Defense Secretary Leon Panetta said ahead of a meeting Friday with Israeli Defense Minister Ehud Barak that he would warn his Israeli counterpart about the global economic consequences of a military strike on Iran's nuclear program, adding that he still favors sanctions and diplomacy over a strike.
"To go beyond (sanctions and diplomacy) raises our concerns about the unintended consequences that could result. ... There are going to be economic consequences to that, that could impact not just on our economy but the world economy," Panetta told those travelling with him to Halifax, Canada.
Some Republican lawmakers are complaining the Obama administration is sending a schizophrenic message to Iran and the region. On one hand, it is projecting that the Pentagon now has 30,000-pound bunker-buster bombs capable of striking an underground WMD program and selling smaller bunker busters to Iran's neighbors such as the United Arab Emirates.
Yet officials are warning about the dire implications of a military strike.
Joint Chiefs Chairman Gen. Martin Dempsey, however, said Friday that the military option is not off the table. "I don't choose to talk about our discussions with our Israeli partners, but I will tell you we are on a dual- track approach, economic and diplomatic, with never taking the military option off the table. And I think that's the right place to be," he said, when asked what the message to Israel would be regarding a potential military strike on Iran's nuclear program.
Republican Sen. Mark Kirk of Illinois is sponsoring legislation, which was introduced Friday, to sanction Iran's Central Bank, but says he is frustrated that the U.S. Treasury is not pushing harder to tighten sanctions against Iran's Central Bank.
"I'm worried that the Obama administration policy on Iran is one becoming aggressive weakness," Kirk said. "They are not taking any real action against the Central Bank of Iran or other parts of the nuclear program of the Islamic Republic of Iran and then telling everyone else that they shouldn't do anything either."
Adam Szubin, director of the Treasury's Office of Foreign Assets Control, said at a House hearing Tuesday that the Central Bank sanctions could actually benefit Iran while hurting the U.S. and global economies by causing oil prices to spike.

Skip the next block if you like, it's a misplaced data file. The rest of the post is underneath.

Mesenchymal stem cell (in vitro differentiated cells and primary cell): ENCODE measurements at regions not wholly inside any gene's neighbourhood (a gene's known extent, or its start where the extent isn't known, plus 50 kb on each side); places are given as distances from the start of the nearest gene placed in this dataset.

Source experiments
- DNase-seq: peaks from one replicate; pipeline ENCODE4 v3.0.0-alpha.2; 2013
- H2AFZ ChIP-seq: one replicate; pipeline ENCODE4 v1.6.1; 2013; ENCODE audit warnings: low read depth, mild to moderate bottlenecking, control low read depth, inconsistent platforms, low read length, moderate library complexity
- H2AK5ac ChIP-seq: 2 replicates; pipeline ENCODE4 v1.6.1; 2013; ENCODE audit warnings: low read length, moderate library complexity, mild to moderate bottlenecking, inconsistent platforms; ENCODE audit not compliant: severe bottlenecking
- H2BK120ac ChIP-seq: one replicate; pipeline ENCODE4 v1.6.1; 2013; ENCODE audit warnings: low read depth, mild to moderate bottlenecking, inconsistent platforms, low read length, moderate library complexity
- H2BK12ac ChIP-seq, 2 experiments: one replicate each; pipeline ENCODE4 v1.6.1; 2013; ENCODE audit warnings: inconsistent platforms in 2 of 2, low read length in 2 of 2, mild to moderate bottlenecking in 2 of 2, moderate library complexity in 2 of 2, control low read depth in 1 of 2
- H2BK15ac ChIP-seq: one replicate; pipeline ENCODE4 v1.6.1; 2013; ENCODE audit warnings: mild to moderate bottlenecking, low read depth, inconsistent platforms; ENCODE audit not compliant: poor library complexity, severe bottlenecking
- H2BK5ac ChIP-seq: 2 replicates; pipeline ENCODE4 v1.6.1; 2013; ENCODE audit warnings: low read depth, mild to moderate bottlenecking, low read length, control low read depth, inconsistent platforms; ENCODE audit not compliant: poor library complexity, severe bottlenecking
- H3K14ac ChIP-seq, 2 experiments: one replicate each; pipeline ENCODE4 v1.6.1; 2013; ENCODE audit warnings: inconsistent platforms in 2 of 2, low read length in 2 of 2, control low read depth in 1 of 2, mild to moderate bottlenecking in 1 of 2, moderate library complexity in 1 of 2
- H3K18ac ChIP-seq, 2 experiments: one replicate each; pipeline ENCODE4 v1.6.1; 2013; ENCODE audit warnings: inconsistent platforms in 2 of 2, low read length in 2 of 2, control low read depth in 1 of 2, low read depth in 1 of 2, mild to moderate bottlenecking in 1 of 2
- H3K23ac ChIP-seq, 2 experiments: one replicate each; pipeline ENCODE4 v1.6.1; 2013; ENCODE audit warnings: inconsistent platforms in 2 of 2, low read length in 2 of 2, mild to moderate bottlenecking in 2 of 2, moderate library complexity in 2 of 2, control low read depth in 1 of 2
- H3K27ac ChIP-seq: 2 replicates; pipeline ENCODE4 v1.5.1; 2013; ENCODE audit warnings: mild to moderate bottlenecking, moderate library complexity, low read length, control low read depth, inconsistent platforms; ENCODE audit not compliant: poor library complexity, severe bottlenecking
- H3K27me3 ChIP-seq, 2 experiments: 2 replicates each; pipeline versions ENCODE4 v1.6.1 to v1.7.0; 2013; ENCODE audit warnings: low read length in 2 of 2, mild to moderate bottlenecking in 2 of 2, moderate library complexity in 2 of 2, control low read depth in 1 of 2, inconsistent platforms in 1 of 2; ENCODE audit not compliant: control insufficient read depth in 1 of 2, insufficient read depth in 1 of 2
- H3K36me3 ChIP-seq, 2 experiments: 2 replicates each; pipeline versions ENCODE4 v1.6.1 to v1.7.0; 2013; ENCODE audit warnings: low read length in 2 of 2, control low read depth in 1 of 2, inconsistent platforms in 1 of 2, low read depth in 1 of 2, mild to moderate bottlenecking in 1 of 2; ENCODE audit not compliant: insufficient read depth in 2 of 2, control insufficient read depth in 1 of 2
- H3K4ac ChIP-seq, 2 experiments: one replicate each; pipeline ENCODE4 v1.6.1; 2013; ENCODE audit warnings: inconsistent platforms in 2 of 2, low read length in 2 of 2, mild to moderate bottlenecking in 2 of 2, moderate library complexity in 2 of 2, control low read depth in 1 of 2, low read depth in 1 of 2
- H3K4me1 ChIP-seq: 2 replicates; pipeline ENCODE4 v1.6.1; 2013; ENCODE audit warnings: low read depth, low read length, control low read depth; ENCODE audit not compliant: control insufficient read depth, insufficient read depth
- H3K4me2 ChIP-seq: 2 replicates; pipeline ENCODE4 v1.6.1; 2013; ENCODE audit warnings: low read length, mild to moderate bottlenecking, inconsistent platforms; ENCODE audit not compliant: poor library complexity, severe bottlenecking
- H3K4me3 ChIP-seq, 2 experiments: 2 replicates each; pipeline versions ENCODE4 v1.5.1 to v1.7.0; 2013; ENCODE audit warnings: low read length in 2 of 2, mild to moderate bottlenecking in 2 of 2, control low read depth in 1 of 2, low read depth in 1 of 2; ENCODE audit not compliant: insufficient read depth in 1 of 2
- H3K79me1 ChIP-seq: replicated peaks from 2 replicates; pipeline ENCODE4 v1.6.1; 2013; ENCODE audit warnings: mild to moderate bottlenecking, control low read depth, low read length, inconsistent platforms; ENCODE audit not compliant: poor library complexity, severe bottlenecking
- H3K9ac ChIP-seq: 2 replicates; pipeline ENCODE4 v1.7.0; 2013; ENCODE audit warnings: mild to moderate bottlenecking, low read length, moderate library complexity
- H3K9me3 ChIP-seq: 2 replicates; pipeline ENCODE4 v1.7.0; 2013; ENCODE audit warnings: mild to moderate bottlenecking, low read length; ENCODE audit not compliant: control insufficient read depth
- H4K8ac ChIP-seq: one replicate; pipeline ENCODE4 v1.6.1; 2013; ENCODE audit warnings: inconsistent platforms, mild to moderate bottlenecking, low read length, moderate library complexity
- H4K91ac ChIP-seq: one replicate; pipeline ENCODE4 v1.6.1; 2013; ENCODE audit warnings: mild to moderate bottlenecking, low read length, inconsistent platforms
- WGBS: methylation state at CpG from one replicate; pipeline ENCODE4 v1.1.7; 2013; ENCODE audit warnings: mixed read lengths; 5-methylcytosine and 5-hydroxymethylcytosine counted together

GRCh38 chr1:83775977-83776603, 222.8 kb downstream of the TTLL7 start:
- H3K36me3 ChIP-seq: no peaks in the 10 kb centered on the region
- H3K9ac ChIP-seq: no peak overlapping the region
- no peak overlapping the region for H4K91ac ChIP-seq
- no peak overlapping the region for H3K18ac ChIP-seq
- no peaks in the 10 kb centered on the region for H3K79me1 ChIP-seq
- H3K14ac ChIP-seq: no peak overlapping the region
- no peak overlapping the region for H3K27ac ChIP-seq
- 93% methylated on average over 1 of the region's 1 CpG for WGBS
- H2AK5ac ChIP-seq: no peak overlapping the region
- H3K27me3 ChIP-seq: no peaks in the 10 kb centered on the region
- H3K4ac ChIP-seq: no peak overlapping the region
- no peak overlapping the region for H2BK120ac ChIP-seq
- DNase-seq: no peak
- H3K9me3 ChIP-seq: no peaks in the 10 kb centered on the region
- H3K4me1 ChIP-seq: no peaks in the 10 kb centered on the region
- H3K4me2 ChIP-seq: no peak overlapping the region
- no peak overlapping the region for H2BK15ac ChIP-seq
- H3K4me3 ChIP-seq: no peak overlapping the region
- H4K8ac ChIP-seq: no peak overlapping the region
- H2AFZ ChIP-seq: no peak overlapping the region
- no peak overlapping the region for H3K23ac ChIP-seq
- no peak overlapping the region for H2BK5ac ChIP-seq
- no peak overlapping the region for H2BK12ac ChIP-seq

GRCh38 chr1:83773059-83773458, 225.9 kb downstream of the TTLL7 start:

"If there is a hike in the price of oil, Iran gains. If there is a spike in the price of oil ... there could be profound harm to the global economic recovery and a windfall to Iran," he said.
A Treasury source said Friday that the department is "eager" to work with Congress on new ways to pressure Iran, "but it is critically important that the steps we take do not destabilize the U.S. and global economy while potentially benefiting Iran."
Former Defense Secretary Robert Gates said he thinks both the U.S. and Israel are torn over how to approach Iran.
"I think the Israeli government is divided in some respects like our own over the right approach to take," Gates said, in an exclusive interview set to air Saturday on Fox Business Network's "Tom Sullivan Show." "The former heard of Mossad has been out saying what a terrible mistake a military strike would be. Others cite the existential threat ... a nuclear-armed Iran poses for Israel. So I think there are both sides of the issue."
Gates said he thinks "we have a little more time" to "squeeze the regime."
Meanwhile, the White House welcomed a resolution from the U.N.'s International Atomic Energy Agency Board of Governors Friday chastising Iran for its continued alleged efforts to obtain a nuclear weapon. White House Press Secretary Jay Carney said it will increase pressure on Iran to abandon its drive for a nuclear bomb -- but did not specify how it would do so.
Kirk said the White House won't take action against Iran next year because of fears that the oil markets could be disrupted. About 40 percent of the world's oil goes through the Strait of Hormuz next to Iran.
The administration is "afraid of any instability and oil markets, and therefore wants to take no decisive action," Kirk said. "They'll give some pretty good speeches against Iran, but they will not take decisive economic action. That may be because they don't want disruption in Western economies, worried about prospects for the campaign."